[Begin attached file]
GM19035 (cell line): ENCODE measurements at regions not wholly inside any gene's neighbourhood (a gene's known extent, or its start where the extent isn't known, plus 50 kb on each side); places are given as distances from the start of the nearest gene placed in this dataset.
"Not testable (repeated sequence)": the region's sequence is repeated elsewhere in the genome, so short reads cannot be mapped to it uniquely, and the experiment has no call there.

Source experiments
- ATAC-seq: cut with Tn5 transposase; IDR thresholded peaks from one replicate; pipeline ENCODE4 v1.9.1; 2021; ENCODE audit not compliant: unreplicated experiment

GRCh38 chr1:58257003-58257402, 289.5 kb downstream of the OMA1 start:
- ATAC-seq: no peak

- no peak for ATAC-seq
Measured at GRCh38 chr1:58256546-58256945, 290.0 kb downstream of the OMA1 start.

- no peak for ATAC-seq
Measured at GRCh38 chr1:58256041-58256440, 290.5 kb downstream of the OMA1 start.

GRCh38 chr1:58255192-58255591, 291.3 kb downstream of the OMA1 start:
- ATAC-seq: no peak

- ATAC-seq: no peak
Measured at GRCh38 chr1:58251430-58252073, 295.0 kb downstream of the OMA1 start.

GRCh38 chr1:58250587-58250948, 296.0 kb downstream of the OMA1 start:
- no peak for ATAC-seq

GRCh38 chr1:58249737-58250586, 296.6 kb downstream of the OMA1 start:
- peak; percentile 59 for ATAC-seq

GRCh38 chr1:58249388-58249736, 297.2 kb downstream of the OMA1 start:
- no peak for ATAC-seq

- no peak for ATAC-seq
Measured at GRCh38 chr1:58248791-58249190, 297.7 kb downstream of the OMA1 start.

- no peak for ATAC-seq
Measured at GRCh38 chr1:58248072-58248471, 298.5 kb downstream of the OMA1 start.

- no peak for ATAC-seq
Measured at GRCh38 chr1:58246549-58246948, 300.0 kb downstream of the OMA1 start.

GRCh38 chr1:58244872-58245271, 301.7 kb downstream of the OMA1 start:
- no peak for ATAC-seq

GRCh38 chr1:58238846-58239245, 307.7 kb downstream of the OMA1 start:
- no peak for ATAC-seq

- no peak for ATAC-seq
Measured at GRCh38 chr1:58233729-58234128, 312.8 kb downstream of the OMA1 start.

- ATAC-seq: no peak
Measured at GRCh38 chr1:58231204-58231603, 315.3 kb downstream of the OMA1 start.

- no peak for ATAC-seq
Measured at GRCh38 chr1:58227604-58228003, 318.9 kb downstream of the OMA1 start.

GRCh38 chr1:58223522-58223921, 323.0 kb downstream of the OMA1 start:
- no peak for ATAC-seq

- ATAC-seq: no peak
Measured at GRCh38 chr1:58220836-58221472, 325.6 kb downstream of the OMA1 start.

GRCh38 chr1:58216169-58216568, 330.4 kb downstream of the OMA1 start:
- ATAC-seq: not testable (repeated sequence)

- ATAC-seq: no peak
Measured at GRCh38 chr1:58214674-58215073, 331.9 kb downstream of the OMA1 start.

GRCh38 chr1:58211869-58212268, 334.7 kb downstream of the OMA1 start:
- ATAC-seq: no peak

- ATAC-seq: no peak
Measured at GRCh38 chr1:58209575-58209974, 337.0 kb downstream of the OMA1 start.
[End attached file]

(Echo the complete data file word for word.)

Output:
GM19035 (cell line): ENCODE measurements at regions not wholly inside any gene's neighbourhood (a gene's known extent, or its start where the extent isn't known, plus 50 kb on each side); places are given as distances from the start of the nearest gene placed in this dataset.
"Not testable (repeated sequence)": the region's sequence is repeated elsewhere in the genome, so short reads cannot be mapped to it uniquely, and the experiment has no call there.

Source experiments
- ATAC-seq: cut with Tn5 transposase; IDR thresholded peaks from one replicate; pipeline ENCODE4 v1.9.1; 2021; ENCODE audit not compliant: unreplicated experiment

GRCh38 chr1:58257003-58257402, 289.5 kb downstream of the OMA1 start:
- ATAC-seq: no peak

- no peak for ATAC-seq
Measured at GRCh38 chr1:58256546-58256945, 290.0 kb downstream of the OMA1 start.

- no peak for ATAC-seq
Measured at GRCh38 chr1:58256041-58256440, 290.5 kb downstream of the OMA1 start.

GRCh38 chr1:58255192-58255591, 291.3 kb downstream of the OMA1 start:
- ATAC-seq: no peak

- ATAC-seq: no peak
Measured at GRCh38 chr1:58251430-58252073, 295.0 kb downstream of the OMA1 start.

GRCh38 chr1:58250587-58250948, 296.0 kb downstream of the OMA1 start:
- no peak for ATAC-seq

GRCh38 chr1:58249737-58250586, 296.6 kb downstream of the OMA1 start:
- peak; percentile 59 for ATAC-seq

GRCh38 chr1:58249388-58249736, 297.2 kb downstream of the OMA1 start:
- no peak for ATAC-seq

- no peak for ATAC-seq
Measured at GRCh38 chr1:58248791-58249190, 297.7 kb downstream of the OMA1 start.

- no peak for ATAC-seq
Measured at GRCh38 chr1:58248072-58248471, 298.5 kb downstream of the OMA1 start.

- no peak for ATAC-seq
Measured at GRCh38 chr1:58246549-58246948, 300.0 kb downstream of the OMA1 start.

GRCh38 chr1:58244872-58245271, 301.7 kb downstream of the OMA1 start:
- no peak for ATAC-seq

GRCh38 chr1:58238846-58239245, 307.7 kb downstream of the OMA1 start:
- no peak for ATAC-seq

- no peak for ATAC-seq
Measured at GRCh38 chr1:58233729-58234128, 312.8 kb downstream of the OMA1 start.

- ATAC-seq: no peak
Measured at GRCh38 chr1:58231204-58231603, 315.3 kb downstream of the OMA1 start.

- no peak for ATAC-seq
Measured at GRCh38 chr1:58227604-58228003, 318.9 kb downstream of the OMA1 start.

GRCh38 chr1:58223522-58223921, 323.0 kb downstream of the OMA1 start:
- no peak for ATAC-seq

- ATAC-seq: no peak
Measured at GRCh38 chr1:58220836-58221472, 325.6 kb downstream of the OMA1 start.

GRCh38 chr1:58216169-58216568, 330.4 kb downstream of the OMA1 start:
- ATAC-seq: not testable (repeated sequence)

- ATAC-seq: no peak
Measured at GRCh38 chr1:58214674-58215073, 331.9 kb downstream of the OMA1 start.

GRCh38 chr1:58211869-58212268, 334.7 kb downstream of the OMA1 start:
- ATAC-seq: no peak

- ATAC-seq: no peak
Measured at GRCh38 chr1:58209575-58209974, 337.0 kb downstream of the OMA1 start.